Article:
Friday, March 25, 2011

In Which I Indulge Myself

Long, LONG-time readers of my blog(s) may recall occasional mentions of my modest collection of original comic art. With the exception of two small pencil drawings by Charles Schulz I've had since I was a kid, I didn't start collecting cartoons until I got my first check from Mom's Cancer and bought the crown jewel of my collection: a "cel" from Winsor McCay's "Gertie the Dinosaur," a pioneering animated cartoon made in 1914.

Nice way to start a collection.

Of course I've always loved original comic art and could have bought it anytime, but I never thought I deserved to have it until I'd made my first buck as an actual cartoonist. Realizing that collecting could quickly get away from me if I let it, I made two rules: I could only acquire pieces done by people I'd gotten to know at least a little bit personally, or pieces by a small roster of greats who especially inspired me. I also accept gifts. My rules keep the collection small and manageable, and ensure that each piece really means something to me.

(Digression: I see collectors at the comic conventions with fat portfolios stuffed full of pages of original art, and I just don't understand that. They never look at it, never display it, and don't seem particularly interested in the art or artists. The pieces might as well be stamps or coins, and maybe to them that's exactly what they're like. I'd rather have one piece from a friend that makes me smile when I look at it than 100 pieces worth 10,000 times as much warehoused out of sight in black plastic binders. But that's just me.)

Yesterday's mail brought my latest find, a daily "Gordo" strip by Gus Arriola. I've written of my admiration of Mr. Arriola's work before. He's on my personal All-Time Top Ten List. If I could ink like any cartoonist in history, I think it would be him (although Walt Kelly would be a contender).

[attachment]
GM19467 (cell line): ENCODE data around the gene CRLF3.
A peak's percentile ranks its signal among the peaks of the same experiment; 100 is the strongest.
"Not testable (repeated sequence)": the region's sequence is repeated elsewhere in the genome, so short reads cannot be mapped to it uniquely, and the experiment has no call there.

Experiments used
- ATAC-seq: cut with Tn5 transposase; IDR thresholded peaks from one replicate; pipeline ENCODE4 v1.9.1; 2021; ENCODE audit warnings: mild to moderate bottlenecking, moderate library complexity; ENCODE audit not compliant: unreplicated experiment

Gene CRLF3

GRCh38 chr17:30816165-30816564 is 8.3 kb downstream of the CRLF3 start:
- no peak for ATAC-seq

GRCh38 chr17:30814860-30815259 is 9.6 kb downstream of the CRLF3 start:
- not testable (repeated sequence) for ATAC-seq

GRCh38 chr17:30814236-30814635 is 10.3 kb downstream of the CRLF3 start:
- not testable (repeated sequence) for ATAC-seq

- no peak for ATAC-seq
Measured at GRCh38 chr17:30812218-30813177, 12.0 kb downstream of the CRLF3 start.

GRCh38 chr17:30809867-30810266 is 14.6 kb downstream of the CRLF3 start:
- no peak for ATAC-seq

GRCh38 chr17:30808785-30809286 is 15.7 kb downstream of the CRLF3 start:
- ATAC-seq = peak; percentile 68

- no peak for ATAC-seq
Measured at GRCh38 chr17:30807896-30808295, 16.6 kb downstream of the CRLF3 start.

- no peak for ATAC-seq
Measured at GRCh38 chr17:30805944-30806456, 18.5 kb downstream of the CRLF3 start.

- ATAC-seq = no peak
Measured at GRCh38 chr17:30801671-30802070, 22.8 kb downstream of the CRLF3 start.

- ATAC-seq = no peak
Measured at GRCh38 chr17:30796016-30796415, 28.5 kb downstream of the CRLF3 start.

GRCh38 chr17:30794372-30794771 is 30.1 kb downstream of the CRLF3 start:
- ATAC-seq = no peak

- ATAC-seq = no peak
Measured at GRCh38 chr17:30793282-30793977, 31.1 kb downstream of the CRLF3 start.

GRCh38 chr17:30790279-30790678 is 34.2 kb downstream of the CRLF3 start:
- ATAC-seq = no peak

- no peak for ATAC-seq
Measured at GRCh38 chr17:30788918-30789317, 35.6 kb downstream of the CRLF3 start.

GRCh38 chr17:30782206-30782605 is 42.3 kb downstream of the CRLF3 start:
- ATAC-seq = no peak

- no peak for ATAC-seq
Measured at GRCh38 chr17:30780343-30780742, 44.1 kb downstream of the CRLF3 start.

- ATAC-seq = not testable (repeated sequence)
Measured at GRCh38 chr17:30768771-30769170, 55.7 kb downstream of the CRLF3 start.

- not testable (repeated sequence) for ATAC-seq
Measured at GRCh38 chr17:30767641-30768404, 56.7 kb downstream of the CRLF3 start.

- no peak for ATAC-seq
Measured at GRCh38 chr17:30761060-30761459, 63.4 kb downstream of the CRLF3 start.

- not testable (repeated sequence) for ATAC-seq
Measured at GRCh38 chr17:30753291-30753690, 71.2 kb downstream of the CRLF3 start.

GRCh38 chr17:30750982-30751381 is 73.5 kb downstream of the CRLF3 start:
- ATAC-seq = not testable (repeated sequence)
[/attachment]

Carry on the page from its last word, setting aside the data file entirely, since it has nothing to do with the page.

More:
This one's a two-fer: it's Arriola, plus it's space-related. Finding a piece that hits two of my favorite things = too good to pass up. Here's a close-up of the last panel that shows some of what I mean about Mr. Arriola's inking: the "glow" lines that transition from white sky to black, the silhouetted tree and figures, the stylized hatching on the ground: gorgeous. Arriola began his career as an animator and it shows. I wish you could see the original: the blacks are incredibly crisp, with little evidence of under-drawing. This may be the cleanest original art I've ever seen.

Sadly, Mr. Arriola must fall under my "industry giants" rule rather than my "friends" rule. "Gordo" ran from 1941 to 1985 and Arriola passed away recently, in 2008. I only learned then that he lived relatively nearby. If I'd had my wits about me, I could have written him a letter telling him what his work meant to me, maybe even had a chance to thank him in person. Another missed opportunity to add to my Big Book O' Regrets.

While I'm on the subject, I'll share the second-most-recent addition to my collection, a wonderfully generous gift from my friend Mike Lynch. Mike is a specimen of the nearly extinct genus "people who earn a living from magazine gag cartooning." A long time ago I expressed admiration for this particular cartoon and was thrilled to find it under my tree last Christmas. See? Now that's a story and a friend I get to remember whenever I look at my wall.

Caption: "I had a thought. No . . . that was you." ©Mike Lynch